Sunday, December 27, 2015

Mirow on Latin American Constitutions, Part 7

With the arrival of 2016 in a few days, we will be only one year away from the centenary of the Mexican Constitution of 1917, the most important constitutional document in Latin America during the twentieth century. With U.S. recognition and having effectively defeated Pancho Villa’s forces, Venustiano Carranza, was ready to move forward with his “constitutionalist” movement in 1916. He called for a constitutional convention at Querétaro with the aim of reforming the Mexican Constitution of 1857. Those gathered at the convention included workers, farmers, miners, and railroad workers in addition to the expected assortment of lawyers, doctors, engineers, professors, and professionals. Although scholars debate the extent the popular voice was heard at the convention and represented in the Constitution, the assembly took on a more reformist and radical hue than Carranza probably expected, and under the presidency of Luis Manuel Rojas, the assembly reviewed and greatly revised the draft constitution proposed by Carranza. 

Even Carranza’s draft was something new in Latin American constitutionalism. It fused various trends into a new document that included, among others, individual rights, the secularization of education, limitations on employment contracts, freedom of the press, procedural rights for the criminally accused, freedom of religious beliefs, and electoral reform. The church, education, work, and land were the main areas of debate as the assembly pushed for greater reform than that found in Carranza’s draft. The Mexican Constitution of 1857 had done much to separate church and state in Mexico. The Constitution of 1917 created the supremacy of the state over the church. One article of the Constitution gave federal authorities exclusive jurisdiction in religion affairs, and another prohibited religious ceremonies or activities in public. Education, particularly primary instruction, was laicized.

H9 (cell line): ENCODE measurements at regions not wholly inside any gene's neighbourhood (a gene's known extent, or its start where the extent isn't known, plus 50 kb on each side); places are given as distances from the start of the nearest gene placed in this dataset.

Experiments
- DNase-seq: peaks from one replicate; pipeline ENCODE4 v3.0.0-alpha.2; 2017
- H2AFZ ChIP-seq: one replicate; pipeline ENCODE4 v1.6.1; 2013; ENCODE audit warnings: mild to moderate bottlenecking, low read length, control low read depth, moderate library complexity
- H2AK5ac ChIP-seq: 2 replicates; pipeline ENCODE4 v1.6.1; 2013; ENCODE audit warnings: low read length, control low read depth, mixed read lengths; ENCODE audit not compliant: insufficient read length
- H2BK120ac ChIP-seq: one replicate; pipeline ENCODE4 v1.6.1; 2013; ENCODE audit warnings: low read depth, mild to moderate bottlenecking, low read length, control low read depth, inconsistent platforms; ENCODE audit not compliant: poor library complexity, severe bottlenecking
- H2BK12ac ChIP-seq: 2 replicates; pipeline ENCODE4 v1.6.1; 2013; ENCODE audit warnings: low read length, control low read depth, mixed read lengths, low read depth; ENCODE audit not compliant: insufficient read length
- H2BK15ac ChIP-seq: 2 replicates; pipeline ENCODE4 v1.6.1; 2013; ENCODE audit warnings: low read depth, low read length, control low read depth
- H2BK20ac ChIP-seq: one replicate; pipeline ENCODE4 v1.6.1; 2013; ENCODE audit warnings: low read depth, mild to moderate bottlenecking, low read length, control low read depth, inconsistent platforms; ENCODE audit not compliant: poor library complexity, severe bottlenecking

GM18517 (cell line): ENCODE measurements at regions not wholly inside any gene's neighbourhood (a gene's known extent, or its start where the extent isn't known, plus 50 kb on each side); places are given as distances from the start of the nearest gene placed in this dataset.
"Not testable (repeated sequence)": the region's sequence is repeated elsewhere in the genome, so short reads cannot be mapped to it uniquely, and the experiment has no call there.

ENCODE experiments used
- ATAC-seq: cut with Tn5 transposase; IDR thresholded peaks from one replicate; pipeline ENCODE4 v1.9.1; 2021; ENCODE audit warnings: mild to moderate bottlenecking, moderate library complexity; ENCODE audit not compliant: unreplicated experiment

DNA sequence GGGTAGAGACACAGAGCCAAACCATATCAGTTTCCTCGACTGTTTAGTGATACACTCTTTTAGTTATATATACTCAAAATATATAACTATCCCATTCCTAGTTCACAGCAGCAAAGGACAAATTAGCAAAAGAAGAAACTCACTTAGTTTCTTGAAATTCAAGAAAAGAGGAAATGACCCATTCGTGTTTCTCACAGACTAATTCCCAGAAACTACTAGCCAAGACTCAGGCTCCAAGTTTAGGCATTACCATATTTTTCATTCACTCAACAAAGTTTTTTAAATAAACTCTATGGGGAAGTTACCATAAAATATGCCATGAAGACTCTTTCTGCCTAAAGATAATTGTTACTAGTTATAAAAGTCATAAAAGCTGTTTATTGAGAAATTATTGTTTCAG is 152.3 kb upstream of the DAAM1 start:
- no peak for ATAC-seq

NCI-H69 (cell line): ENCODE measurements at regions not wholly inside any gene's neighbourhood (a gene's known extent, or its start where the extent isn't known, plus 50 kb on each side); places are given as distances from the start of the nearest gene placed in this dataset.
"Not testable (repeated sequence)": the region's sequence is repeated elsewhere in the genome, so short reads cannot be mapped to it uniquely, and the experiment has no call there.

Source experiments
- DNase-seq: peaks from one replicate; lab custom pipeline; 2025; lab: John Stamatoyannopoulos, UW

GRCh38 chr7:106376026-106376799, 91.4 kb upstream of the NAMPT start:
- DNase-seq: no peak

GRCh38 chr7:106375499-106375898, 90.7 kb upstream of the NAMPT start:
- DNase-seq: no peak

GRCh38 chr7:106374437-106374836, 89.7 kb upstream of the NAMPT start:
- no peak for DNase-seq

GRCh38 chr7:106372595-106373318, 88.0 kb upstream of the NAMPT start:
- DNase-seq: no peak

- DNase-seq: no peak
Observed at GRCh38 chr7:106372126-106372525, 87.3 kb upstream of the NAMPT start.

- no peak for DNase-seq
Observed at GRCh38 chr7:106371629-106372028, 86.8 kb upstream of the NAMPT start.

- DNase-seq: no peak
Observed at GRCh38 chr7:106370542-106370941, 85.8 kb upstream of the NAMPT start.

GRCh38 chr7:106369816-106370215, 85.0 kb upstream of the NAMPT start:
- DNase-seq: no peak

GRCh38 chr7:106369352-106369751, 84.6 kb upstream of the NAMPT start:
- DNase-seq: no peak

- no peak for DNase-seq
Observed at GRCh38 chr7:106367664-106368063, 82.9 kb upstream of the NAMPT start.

Two articles addressing the “social question” are so important that I have to mention them by number. Article 27 is the famous provision dealing with property. It established fundamental ownership of property in the state and a view of property that was moderated by its function in and use by society. Large tracts were to be subdivided and distributed into agriculturally productive plots. Each group of people would have needed land and water. The same article (it runs several pages) created regulatory regimes for coal, oil, hydrocarbons, and minerals. Direct ownership of land and water was limited to Mexicans, and churches were prohibited from owning land. Lands improperly taken from indigenous groups would be returned and held communally. Article 123 set out rights for labor and provided constitutional grounds for Mexico’s subsequent extensive labor legislation. The article recognized trade unions and gave detailed rules on hours, minors, women, wages, vacation, safety, accidents, strike, arbitration, dismissal, and social security. Both articles passed with surprisingly little debate or discussion and stand as intellectual monuments of the Mexican Revolution. Ushering in a new era of social rights and interventionist economic theory, the Mexican Constitution of 1917 has served as a model and starting point in the region since its promulgation.

This is perhaps not a bad place to stop. I hope that through my selection of a few illustrations you have become more interested in this topic. My new year’s wish is that I have convinced you that the legal history of regional and transnational constitutionalism in the South Atlantic is well worth exploring, particularly as many scholars have recently given us a fuller and more international understanding of northern transatlantic constitutionalism. I think there is a certain complementarity available within these two constitutional worlds. It has been a pleasure writing a little about my work. I thank Dan and the Legal History Blog for this opportunity. Happy New Year.

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